Line 83 simply binds the format variable room inquiry to the current value of the module variable inquiry. There's nothing new here.

On line 84, guest refers to the local constant defined on line 68. We use the subscript operator to extract the first name (guest[2]) and the last name (guest[1]). Then we use the concatenation operator to combine the first name, a space, and the last name into a single string. The result of the concatenation is bound to the format variable guest inquiry.

Compile-time ambiguity

But wait! Isn't there a method named "guest"? In fact, didn't I spend five paragraphs talking about it? How can there be a local constant that is also named guest? How does the compiler know which one we are talking about on line 84? Does it prefer the original definition? Or perhaps it prefers the newest definition? Does it just flip a coin? Or consult a Magic 8-Ball?

I am pleased to say that the compiler uses neither arbitrary rules nor divination to resolve this dilemma. The compiler understands the expression the way that you would understand an ambiguous expression: it examines the surrounding context to see if it can infer a meaningful interpretation. Because natural language is often loose and sloppy, you would probably be content in most circumstances with discovering a likely interpretation. But the compiler refuses to proceed unless it can find an unambiguous interpretation. The last thing that you would want is for it to merrily compile errant code based on an electronic hunch. Compilation demands exactitude.

So how does the compiler disambiguate line 84? It embarks on an odyssey, in parallel, to search every syntactically permissible interpretation for exactly one that is meaningful. An interpretation is meaningful if and only if:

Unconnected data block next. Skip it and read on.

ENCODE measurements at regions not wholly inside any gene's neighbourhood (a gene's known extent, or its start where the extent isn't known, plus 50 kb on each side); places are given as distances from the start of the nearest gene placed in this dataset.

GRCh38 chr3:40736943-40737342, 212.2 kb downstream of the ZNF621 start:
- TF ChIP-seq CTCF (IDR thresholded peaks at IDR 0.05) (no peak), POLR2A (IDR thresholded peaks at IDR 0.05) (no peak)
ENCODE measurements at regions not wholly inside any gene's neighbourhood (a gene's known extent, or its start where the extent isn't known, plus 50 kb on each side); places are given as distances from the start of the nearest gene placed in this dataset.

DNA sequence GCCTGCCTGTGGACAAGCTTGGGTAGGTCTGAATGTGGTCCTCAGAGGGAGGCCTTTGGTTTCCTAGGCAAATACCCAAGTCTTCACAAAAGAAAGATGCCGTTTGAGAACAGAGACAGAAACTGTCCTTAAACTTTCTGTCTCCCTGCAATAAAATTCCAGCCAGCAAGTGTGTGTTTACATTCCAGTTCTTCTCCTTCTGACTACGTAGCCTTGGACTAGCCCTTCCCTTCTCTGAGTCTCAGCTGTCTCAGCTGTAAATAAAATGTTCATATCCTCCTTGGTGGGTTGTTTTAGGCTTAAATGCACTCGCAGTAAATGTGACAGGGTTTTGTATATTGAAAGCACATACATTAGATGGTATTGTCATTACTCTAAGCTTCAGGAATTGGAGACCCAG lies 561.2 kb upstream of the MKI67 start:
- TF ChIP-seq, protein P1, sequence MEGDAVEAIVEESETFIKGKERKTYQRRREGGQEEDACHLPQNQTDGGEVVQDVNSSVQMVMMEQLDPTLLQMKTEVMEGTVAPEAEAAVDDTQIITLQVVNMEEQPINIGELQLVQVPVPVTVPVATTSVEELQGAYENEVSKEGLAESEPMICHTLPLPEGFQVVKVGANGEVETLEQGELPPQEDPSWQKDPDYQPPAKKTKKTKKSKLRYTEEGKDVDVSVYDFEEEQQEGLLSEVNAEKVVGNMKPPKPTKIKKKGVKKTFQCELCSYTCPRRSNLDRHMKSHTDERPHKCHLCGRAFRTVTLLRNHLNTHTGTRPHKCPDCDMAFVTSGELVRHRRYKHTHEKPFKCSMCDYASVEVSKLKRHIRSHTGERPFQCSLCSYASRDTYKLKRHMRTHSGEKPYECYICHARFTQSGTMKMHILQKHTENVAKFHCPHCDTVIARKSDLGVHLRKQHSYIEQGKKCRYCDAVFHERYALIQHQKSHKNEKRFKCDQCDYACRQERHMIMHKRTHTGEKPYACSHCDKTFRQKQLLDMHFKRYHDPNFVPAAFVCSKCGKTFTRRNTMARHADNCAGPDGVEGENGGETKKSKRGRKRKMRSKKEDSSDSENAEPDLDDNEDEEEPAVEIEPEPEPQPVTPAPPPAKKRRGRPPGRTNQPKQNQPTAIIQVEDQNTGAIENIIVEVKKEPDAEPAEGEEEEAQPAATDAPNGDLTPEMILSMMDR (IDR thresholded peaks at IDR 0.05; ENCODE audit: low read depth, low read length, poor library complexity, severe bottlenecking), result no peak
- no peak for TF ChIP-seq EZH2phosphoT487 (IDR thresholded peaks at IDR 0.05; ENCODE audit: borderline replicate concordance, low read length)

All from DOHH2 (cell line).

• It satisfies the aggregate grammar defined by the module's imports and introduced messages, i.e., the syntax of the expression has surface validity.
  • It satisfies every visible grammatical restriction imposed upon the messages it sends, i.e., the interpretation is permitted by the declared rules of precedence and associativity.
  • It satisfies the declared types of every argument position of the messages it sends, i.e., every argument conforms to the corresponding parameter.
  • It satisfies every visible and applicable semantic restriction defined by the messages it sends, i.e., no semantic restriction invokes "Reject parse,expected:_" to reject it.

This sounds like rather a lot of work for the compiler to do when it encounters an expression, but in practice the ambiguity of any given call site is very low, and the parsing techniques employed by the compiler are extremely efficient and parallel. Let's walk through how the compiler parses the concatenation expression on line 84.

guest[2] ++ " " ++ guest[1]

There are two possible interpretations of guest: the method defined on line 47 and the local constant defined on line 68. The former is a tuple type and the latter is a tuple. There are three messages sent by this expression, but only two distinct methods are involved: "_[_]" and "_++_". "_[_]" is defined for both tuples and tuple types. For tuples, it answers the element associated with the supplied subscript; for tuple types, it answers the element type associated with the supplied subscript. Phooey. That doesn't help at all; given only this much information, both interpretations are quite reasonable. "_++_" is likewise defined for both tuples and tuple types. For tuples, it answers the concatenation of the two tuples; for tuple types it answers a type that describes the concatenation of instances of the arguments. The interleaving string " " comes to the rescue; its presence establishes that we are concatenating tuples, not tuple types, and permits the compiler to infer that guest can only refer to the local constant.